Residents shared ideas and plenty of criticism.
"We have a $637 million budget hole. We have real changes, real reforms. They're going to hit close to home. I don't have a problem with that, but I will look everywhere if it saves money," Emanuel said.
Emanuel offered up tough choices to deal with the budget crisis. His efforts to save money will have consequences for those who depend on city services and jobs.
"I wonder where you got the idea it would be a good idea to privatize health services," said Maria Randazzo, a laid off traffic control aide.
"I don't have insurance. I don't have money to pay my bills. How can you not really answer that? I don't think you understand," said Doris Mosley.
Emanuel repeated a familiar refrain at Monday night's meeting, telling the crowd that he inherited the mess from the Daley administration many
"We have been doing smoke and mirrors on the budget and avoided taking control of our own future as a city. We have to take control. That moment of reckoning is here," Emanuel said.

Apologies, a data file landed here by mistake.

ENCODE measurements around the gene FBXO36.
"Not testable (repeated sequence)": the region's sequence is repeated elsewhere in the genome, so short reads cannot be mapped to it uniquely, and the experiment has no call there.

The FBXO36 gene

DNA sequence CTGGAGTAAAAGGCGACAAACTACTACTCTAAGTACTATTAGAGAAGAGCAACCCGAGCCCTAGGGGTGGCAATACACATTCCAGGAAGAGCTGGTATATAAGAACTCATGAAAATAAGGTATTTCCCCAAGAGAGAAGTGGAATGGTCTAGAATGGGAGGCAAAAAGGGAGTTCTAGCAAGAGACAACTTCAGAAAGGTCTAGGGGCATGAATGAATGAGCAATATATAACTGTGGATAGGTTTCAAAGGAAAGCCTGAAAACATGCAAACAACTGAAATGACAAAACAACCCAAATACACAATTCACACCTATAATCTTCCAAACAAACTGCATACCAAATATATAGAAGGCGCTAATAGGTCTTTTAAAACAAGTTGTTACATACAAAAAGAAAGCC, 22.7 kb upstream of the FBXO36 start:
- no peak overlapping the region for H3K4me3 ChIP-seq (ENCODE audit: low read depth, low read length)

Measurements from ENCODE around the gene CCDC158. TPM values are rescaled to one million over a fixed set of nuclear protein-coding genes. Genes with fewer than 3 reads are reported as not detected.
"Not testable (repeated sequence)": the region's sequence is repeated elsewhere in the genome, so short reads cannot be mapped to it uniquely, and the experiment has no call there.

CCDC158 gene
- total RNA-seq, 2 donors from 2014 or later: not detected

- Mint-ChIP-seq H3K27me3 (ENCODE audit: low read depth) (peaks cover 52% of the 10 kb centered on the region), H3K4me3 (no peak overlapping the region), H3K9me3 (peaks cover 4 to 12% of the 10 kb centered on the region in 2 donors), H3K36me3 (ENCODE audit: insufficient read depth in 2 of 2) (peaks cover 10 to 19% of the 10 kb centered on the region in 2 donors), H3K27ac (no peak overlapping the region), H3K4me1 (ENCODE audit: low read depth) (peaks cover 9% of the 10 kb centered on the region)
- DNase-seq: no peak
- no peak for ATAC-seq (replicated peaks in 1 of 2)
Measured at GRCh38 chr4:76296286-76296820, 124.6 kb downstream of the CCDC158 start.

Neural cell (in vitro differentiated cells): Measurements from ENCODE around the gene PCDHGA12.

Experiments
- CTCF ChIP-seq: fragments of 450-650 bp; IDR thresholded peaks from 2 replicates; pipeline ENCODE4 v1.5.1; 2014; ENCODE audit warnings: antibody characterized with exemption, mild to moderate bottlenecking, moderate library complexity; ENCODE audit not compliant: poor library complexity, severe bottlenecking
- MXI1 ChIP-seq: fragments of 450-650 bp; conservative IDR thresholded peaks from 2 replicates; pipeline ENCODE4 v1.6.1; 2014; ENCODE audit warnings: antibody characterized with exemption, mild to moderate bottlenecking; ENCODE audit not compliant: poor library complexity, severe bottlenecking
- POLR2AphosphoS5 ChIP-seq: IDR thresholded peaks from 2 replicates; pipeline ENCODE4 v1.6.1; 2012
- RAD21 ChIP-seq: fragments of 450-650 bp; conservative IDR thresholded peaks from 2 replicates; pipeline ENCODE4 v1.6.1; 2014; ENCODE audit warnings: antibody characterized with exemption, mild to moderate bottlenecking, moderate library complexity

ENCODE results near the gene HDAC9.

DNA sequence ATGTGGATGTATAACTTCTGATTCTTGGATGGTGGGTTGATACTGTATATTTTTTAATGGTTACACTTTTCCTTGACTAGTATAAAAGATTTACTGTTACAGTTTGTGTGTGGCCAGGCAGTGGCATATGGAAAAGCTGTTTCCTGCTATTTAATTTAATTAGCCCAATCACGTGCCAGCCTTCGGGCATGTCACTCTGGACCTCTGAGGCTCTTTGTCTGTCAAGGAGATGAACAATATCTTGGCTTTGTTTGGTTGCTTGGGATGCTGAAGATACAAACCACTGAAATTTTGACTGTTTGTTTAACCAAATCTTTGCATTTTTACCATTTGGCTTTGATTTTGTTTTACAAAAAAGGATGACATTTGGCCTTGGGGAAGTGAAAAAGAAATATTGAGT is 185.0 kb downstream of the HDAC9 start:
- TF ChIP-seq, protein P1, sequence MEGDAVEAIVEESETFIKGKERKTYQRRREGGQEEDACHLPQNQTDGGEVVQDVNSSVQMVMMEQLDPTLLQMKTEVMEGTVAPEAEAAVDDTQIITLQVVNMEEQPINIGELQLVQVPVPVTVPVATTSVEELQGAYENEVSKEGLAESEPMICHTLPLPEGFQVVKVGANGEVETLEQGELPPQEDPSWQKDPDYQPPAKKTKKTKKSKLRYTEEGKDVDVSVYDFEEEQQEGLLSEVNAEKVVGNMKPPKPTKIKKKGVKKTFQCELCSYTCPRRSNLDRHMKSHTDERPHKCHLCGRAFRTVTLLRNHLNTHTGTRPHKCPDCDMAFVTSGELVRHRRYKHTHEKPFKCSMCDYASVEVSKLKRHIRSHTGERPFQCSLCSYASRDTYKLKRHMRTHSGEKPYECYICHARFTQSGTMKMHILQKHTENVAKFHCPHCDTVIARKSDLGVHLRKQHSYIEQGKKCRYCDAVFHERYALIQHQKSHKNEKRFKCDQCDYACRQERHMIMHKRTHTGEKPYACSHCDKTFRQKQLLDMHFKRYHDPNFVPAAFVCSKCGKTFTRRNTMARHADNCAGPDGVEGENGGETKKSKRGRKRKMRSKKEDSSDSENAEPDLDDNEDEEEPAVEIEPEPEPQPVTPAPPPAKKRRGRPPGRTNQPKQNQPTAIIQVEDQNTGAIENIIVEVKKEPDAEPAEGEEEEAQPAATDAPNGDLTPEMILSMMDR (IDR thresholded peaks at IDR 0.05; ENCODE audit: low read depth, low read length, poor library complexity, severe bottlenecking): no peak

Besides the budget, the mayor also talked about plans to extend the school day and school year and efforts to keep city neighborhoods safe. Those at the hearing had mixed feelings about the mayor's plans.
"He said some things, and we want to see if he is really going to be accountable to doing the things he said," said Jamie Ferro.
"That's not fair, because we're taxpayers. I mean, they take money out, and it's not fair. I just think that he can do better. It seems like he talked down to us," said one Chicagoan.
The mayor is also planning to make further cuts, announcing plans to reduce compensation for members who sit on city boards and commissions. He says it should save taxpayers more than $300,000 a year.